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Hercule Poirot 3-Book Collection 1: The Mysterious Affair at Styles, The Murder on the Links, Poirot Investigates
Агата Кристи


With a sigh, Cynthia flung herself down, and tossed off her hat. The sunlight, piercing through the branches, turned the auburn of her hair to quivering gold.

‘Mr Hastings—you are always so kind, and you know such a lot.’

It struck me at this moment that Cynthia was really a very charming girl! Much more charming than Mary, who never said things of that kind.

‘Well?’ I asked benignantly, as she hesitated.

‘I want to ask your advice. What shall I do?’

‘Do?’

‘Yes. You see, Aunt Emily always told me I should be provided for. I suppose she forgot, or didn’t think she was likely to die—anyway, I am not provided for! And I don’t know what to do. Do you think I ought to go away from here at once?’

‘Good heavens, no! They don’t want to part with you, I’m sure.’

Cynthia hesitated a moment, plucking up the grass with her tiny hands. Then she said: ‘Mrs Cavendish does. She hates me.’

‘Hates you?’ I cried, astonished.

Cynthia nodded.

‘Yes. I don’t know why, but she can’t bear me and he can’t either.’

‘There I know you’re wrong,’ I said warmly. ‘On the contrary, John is very fond of you.’

‘Oh, yes –John. I meant Lawrence. Not, of course, that I care whether Lawrence hates me or not. Still, it’s rather horrid when no one loves you, isn’t it?’

‘But they do, Cynthia dear,’ I said earnestly. ‘I’m sure you are mistaken. Look, there is John—and Miss Howard –’

Cynthia nodded rather gloomily. ‘Yes, John likes me, I think, and of course Evie, for all her gruff ways, wouldn’t be unkind to a fly. But Lawrence never speaks to me if he can help it, and Mary can hardly bring herself to be civil to me. She wants Evie to stay on, is begging her to, but she doesn’t want me, and—and—I don’t know what to do.’ Suddenly the poor child burst out crying.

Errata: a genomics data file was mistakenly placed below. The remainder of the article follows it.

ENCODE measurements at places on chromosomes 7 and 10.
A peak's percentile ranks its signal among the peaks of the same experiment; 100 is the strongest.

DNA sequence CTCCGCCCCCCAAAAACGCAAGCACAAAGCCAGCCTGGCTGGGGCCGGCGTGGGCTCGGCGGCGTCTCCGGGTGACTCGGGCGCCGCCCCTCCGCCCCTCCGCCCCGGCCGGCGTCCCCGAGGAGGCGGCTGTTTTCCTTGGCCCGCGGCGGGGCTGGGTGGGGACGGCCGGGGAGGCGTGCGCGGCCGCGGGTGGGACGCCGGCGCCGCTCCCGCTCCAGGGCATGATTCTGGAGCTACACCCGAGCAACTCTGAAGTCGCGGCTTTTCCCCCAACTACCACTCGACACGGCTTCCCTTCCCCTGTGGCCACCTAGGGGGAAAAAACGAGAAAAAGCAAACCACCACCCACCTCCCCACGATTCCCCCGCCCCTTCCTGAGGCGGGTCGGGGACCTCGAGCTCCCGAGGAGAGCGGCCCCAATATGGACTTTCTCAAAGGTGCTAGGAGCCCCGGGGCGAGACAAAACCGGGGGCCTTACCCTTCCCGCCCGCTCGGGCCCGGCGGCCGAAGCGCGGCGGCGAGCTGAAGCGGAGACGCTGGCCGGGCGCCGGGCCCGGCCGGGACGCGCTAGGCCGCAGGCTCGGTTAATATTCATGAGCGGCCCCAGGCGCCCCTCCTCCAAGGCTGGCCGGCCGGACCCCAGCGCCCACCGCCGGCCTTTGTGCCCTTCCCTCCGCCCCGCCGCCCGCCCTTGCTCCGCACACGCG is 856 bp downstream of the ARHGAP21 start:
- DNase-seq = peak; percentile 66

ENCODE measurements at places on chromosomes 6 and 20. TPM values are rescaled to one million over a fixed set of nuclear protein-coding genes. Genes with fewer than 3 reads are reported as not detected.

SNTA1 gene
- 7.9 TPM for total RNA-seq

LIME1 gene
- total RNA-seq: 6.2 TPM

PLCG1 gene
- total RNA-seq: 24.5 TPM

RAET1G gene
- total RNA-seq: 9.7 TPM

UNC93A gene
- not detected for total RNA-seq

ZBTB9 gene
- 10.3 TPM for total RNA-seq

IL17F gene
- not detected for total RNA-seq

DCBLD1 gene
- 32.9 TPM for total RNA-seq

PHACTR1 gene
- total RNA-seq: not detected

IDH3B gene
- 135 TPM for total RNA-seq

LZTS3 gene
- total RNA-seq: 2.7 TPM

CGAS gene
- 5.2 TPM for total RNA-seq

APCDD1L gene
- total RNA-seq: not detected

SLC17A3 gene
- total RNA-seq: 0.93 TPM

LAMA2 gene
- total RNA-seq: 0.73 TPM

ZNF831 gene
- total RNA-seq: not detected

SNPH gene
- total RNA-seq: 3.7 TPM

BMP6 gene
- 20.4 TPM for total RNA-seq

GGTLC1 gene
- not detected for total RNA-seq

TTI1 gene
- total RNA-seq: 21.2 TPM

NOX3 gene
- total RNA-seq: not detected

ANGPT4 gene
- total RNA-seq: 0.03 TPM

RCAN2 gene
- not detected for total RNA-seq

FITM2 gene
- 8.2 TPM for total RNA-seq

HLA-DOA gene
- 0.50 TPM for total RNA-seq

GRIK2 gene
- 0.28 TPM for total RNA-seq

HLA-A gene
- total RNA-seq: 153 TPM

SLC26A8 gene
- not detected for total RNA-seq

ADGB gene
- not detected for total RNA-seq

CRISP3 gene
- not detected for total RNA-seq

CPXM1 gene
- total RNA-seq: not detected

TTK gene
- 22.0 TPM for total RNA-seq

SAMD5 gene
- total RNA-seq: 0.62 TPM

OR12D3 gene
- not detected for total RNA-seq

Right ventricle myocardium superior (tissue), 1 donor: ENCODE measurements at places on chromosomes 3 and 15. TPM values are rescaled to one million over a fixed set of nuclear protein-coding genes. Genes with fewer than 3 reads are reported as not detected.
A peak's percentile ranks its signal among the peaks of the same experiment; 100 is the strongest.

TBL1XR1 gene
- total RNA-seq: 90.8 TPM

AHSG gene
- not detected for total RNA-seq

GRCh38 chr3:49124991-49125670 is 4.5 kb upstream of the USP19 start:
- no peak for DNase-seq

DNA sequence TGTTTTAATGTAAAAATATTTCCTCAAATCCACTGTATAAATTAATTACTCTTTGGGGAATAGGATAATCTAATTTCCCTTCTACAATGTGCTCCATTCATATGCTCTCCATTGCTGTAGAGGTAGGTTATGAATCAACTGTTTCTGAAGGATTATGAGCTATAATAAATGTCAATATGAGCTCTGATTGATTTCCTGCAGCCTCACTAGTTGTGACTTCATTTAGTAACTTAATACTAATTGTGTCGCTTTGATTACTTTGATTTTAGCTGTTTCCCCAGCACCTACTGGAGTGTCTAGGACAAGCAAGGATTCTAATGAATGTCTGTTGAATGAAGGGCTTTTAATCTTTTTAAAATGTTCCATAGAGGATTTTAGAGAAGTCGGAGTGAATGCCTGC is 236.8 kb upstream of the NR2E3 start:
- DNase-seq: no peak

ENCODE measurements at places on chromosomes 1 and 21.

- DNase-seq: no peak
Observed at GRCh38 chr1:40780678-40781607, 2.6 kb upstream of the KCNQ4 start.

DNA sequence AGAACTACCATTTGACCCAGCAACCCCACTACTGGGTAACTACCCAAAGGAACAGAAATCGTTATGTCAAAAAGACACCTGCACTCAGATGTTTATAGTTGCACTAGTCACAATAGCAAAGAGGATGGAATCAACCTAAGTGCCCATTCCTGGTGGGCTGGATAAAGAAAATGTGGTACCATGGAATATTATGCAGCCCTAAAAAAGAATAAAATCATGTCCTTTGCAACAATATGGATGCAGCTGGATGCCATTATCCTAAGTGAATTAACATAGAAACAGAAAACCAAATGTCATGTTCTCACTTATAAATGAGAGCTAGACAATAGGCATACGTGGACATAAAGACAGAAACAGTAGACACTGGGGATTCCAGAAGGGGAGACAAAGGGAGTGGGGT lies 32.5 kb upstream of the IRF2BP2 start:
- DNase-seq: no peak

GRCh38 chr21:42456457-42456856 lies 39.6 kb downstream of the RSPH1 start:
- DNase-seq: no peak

I don’t know what possessed me. Her beauty, perhaps, as she sat there, with the sunlight glinting down on her head; perhaps the sense of relief at encountering someone who so obviously could have no connection with the tragedy; perhaps honest pity for her youth and loneliness. Anyway, I leant forward, and taking her little hand, I said awkwardly:

‘Marry me, Cynthia.’

Unwittingly, I had hit upon a sovereign remedy for her tears. She sat up at once, drew her hand away, and said, with some asperity:

‘Don’t be silly!’

I was a little annoyed.

‘I’m not being silly. I am asking you to do me the honour of becoming my wife.’

To my intense surprise, Cynthia burst out laughing, and called me a ‘funny dear’.

‘It’s perfectly sweet of you,’ she said, ‘but you know you don’t want to!’

‘Yes, I do. I’ve got –’

‘Never mind what you’ve got. You don’t really want to—and I don’t either.’

‘Well, of course, that settles it,’ I said stiffly. ‘But I don’t see anything to laugh at. There’s nothing funny about a proposal.’

‘No, indeed,’ said Cynthia. ‘Somebody might accept you next time. Good-bye, you’ve cheered me up very much.’

And, with a final uncontrollable burst of merriment, she vanished through the trees.

Thinking over the interview, it struck me as being profoundly unsatisfactory.

It occurred to me suddenly that I would go down to the village, and look up Bauerstein. Somebody ought to be keeping an eye on the fellow. At the same time, it would be wise to allay any suspicions he might have as to his being suspected. I remembered how Poirot had relied on my diplomacy. Accordingly, I went to the little house with the ‘Apartments’ card inserted in the window, where I knew he lodged, and tapped on the door.

An old woman came and opened it.

‘Good afternoon,’ I said pleasantly. ‘Is Dr Bauerstein in?’

She stared at me.


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